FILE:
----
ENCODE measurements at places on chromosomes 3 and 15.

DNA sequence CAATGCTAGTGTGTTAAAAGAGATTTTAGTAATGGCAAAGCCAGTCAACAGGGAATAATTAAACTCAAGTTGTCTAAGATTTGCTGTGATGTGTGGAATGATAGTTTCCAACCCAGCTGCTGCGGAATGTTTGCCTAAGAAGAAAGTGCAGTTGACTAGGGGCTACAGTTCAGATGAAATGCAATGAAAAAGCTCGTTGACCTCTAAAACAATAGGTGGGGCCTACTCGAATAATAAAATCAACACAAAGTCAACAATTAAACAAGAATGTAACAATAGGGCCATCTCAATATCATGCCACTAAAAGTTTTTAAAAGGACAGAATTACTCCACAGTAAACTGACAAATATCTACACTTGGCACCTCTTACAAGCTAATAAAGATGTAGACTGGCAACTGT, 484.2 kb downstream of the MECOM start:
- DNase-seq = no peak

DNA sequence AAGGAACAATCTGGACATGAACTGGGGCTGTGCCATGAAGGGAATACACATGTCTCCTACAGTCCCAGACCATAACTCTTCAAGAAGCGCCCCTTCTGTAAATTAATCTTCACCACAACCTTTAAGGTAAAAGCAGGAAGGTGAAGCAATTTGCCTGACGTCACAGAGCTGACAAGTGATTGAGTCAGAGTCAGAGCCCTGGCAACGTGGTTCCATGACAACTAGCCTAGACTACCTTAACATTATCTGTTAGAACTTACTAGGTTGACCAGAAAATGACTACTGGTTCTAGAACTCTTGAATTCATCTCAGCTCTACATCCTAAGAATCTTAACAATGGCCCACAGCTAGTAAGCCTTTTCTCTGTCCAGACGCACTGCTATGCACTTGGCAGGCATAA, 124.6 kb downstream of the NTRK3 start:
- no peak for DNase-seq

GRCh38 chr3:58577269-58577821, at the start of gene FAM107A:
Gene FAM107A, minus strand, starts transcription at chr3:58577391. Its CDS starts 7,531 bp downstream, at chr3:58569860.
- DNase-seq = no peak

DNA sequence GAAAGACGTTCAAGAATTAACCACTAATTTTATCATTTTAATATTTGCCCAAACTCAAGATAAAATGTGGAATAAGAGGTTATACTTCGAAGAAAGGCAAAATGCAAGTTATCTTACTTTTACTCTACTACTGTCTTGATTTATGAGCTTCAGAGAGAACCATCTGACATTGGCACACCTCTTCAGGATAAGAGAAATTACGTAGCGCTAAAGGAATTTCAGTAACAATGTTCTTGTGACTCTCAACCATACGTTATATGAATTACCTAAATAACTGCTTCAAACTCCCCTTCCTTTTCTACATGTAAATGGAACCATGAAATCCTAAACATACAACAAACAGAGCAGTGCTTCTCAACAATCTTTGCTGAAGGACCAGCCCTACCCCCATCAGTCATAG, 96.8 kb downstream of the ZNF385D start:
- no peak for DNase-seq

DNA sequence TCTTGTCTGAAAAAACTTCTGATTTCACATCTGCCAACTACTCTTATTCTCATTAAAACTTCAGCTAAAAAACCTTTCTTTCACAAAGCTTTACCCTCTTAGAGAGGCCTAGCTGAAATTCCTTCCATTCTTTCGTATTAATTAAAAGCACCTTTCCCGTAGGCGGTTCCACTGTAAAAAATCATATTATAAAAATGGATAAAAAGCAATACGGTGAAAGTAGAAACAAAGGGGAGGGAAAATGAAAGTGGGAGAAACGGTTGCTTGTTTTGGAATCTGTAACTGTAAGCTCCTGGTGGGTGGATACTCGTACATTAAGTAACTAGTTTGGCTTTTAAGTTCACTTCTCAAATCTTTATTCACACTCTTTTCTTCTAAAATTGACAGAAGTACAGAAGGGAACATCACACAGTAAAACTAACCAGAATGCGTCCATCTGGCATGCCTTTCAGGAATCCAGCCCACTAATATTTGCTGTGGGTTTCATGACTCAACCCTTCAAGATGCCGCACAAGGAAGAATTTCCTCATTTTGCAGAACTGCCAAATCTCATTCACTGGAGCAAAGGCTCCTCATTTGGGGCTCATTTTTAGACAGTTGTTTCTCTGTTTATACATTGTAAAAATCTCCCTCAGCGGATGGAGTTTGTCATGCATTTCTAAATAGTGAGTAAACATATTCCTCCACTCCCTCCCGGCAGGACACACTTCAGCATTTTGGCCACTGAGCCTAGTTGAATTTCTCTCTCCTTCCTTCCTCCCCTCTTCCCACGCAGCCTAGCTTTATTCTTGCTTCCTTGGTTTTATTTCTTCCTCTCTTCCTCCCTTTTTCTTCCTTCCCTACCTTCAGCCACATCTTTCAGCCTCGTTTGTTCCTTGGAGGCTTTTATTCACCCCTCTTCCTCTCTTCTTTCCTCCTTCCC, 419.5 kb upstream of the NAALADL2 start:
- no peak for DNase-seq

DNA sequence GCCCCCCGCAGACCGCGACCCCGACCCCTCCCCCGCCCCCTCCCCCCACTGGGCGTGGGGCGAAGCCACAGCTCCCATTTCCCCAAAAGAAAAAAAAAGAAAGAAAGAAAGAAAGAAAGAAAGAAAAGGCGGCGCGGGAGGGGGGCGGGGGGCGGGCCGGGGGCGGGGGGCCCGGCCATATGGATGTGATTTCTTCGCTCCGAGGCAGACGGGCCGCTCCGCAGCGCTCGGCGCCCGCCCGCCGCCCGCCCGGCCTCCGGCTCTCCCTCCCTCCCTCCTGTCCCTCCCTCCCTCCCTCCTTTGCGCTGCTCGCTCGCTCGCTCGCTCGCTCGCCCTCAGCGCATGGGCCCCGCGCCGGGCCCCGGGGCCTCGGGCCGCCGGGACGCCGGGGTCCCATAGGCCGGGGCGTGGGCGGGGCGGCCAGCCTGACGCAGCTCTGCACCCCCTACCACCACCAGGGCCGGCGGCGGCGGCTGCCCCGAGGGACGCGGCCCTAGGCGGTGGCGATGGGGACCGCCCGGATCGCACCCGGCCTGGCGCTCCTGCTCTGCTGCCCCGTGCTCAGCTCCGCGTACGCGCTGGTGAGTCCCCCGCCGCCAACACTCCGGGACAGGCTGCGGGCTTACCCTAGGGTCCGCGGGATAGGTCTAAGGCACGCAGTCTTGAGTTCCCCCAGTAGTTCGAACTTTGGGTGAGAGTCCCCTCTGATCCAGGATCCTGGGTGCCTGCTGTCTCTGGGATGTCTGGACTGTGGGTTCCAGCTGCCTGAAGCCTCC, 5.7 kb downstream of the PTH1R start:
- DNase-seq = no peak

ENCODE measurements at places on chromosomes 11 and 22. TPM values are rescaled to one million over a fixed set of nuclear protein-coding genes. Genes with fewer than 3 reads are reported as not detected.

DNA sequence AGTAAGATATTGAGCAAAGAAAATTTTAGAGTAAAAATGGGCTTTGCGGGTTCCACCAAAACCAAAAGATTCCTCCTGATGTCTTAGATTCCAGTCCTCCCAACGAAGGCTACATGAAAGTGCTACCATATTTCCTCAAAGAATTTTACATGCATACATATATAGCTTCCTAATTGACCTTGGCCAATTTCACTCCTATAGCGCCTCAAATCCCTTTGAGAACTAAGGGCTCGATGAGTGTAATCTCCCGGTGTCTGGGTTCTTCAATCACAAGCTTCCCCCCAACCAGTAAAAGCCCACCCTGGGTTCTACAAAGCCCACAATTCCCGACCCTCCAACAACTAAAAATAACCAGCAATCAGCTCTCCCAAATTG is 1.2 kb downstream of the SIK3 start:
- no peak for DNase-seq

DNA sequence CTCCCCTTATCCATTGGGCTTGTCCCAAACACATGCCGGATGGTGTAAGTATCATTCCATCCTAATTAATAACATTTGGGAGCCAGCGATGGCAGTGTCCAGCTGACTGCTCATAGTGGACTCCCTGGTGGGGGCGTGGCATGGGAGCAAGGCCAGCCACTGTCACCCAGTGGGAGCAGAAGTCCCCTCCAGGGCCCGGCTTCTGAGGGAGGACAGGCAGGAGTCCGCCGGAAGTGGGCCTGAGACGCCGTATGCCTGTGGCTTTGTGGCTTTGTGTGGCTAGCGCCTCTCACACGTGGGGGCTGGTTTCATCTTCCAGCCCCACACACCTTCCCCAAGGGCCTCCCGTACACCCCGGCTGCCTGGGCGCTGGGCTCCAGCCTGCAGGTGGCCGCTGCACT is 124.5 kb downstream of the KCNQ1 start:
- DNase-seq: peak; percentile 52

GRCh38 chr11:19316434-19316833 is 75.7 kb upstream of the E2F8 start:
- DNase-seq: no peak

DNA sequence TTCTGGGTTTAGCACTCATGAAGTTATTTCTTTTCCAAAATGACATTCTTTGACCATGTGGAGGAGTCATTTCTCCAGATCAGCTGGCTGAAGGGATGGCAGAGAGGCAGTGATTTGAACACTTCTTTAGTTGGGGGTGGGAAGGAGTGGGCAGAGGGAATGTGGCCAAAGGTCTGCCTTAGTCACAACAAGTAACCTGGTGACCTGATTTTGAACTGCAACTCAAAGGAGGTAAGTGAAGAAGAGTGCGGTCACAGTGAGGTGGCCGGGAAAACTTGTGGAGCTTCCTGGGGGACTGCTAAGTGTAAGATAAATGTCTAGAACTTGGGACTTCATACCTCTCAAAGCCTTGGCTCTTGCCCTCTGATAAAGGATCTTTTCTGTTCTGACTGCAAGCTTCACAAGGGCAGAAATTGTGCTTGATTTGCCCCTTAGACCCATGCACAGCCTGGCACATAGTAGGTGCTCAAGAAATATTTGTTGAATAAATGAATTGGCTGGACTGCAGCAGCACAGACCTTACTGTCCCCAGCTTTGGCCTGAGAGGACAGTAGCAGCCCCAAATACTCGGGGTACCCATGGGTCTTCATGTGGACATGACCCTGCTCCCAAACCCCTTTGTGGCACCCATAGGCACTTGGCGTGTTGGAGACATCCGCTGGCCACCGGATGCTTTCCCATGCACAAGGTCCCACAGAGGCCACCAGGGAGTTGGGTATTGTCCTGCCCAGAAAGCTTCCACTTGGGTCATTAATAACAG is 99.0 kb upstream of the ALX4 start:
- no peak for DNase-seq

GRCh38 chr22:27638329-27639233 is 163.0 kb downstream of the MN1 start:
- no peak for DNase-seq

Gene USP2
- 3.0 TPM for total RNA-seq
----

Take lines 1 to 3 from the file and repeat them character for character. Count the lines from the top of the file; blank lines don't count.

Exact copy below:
ENCODE measurements at places on chromosomes 3 and 15.

DNA sequence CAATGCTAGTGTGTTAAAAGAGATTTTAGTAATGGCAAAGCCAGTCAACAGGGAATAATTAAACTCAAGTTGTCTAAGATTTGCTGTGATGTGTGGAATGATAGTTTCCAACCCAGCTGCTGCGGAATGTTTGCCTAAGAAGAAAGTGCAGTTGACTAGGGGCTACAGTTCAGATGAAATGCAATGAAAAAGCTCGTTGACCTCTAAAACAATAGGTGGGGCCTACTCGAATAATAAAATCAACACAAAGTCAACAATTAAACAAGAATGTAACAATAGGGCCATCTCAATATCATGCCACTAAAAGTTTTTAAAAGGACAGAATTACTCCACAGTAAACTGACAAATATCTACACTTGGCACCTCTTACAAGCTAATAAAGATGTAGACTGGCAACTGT, 484.2 kb downstream of the MECOM start:
- DNase-seq = no peak